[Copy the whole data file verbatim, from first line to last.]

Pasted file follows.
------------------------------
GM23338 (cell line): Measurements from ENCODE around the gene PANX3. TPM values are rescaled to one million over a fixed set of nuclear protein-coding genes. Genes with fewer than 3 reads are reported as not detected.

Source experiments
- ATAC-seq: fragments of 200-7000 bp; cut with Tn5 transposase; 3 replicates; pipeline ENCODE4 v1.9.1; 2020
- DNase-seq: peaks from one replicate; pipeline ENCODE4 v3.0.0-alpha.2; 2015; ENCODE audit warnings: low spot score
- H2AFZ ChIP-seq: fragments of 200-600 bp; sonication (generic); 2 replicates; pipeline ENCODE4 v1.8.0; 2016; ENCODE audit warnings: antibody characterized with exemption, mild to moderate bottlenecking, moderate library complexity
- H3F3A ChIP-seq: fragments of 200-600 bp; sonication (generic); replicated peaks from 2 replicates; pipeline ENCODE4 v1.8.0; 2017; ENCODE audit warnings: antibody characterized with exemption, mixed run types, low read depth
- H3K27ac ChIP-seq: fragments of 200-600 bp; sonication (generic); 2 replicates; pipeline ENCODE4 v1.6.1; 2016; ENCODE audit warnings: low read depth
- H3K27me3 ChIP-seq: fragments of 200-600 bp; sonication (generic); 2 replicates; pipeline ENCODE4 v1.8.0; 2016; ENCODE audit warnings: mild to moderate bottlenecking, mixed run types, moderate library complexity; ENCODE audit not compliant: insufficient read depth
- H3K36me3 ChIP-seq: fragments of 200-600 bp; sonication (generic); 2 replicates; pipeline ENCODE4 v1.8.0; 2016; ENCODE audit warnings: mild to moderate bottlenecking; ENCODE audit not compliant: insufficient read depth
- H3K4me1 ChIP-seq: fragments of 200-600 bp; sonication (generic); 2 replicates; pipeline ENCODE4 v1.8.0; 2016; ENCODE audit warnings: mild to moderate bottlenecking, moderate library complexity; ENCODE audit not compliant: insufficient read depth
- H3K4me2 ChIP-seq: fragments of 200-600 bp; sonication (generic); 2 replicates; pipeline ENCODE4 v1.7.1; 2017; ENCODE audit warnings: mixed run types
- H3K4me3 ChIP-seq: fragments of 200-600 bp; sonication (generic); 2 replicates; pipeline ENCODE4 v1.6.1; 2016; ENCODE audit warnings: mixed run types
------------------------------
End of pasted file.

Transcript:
GM23338 (cell line): Measurements from ENCODE around the gene PANX3. TPM values are rescaled to one million over a fixed set of nuclear protein-coding genes. Genes with fewer than 3 reads are reported as not detected.

Source experiments
- ATAC-seq: fragments of 200-7000 bp; cut with Tn5 transposase; 3 replicates; pipeline ENCODE4 v1.9.1; 2020
- DNase-seq: peaks from one replicate; pipeline ENCODE4 v3.0.0-alpha.2; 2015; ENCODE audit warnings: low spot score
- H2AFZ ChIP-seq: fragments of 200-600 bp; sonication (generic); 2 replicates; pipeline ENCODE4 v1.8.0; 2016; ENCODE audit warnings: antibody characterized with exemption, mild to moderate bottlenecking, moderate library complexity
- H3F3A ChIP-seq: fragments of 200-600 bp; sonication (generic); replicated peaks from 2 replicates; pipeline ENCODE4 v1.8.0; 2017; ENCODE audit warnings: antibody characterized with exemption, mixed run types, low read depth
- H3K27ac ChIP-seq: fragments of 200-600 bp; sonication (generic); 2 replicates; pipeline ENCODE4 v1.6.1; 2016; ENCODE audit warnings: low read depth
- H3K27me3 ChIP-seq: fragments of 200-600 bp; sonication (generic); 2 replicates; pipeline ENCODE4 v1.8.0; 2016; ENCODE audit warnings: mild to moderate bottlenecking, mixed run types, moderate library complexity; ENCODE audit not compliant: insufficient read depth
- H3K36me3 ChIP-seq: fragments of 200-600 bp; sonication (generic); 2 replicates; pipeline ENCODE4 v1.8.0; 2016; ENCODE audit warnings: mild to moderate bottlenecking; ENCODE audit not compliant: insufficient read depth
- H3K4me1 ChIP-seq: fragments of 200-600 bp; sonication (generic); 2 replicates; pipeline ENCODE4 v1.8.0; 2016; ENCODE audit warnings: mild to moderate bottlenecking, moderate library complexity; ENCODE audit not compliant: insufficient read depth
- H3K4me2 ChIP-seq: fragments of 200-600 bp; sonication (generic); 2 replicates; pipeline ENCODE4 v1.7.1; 2017; ENCODE audit warnings: mixed run types
- H3K4me3 ChIP-seq: fragments of 200-600 bp; sonication (generic); 2 replicates; pipeline ENCODE4 v1.6.1; 2016; ENCODE audit warnings: mixed run types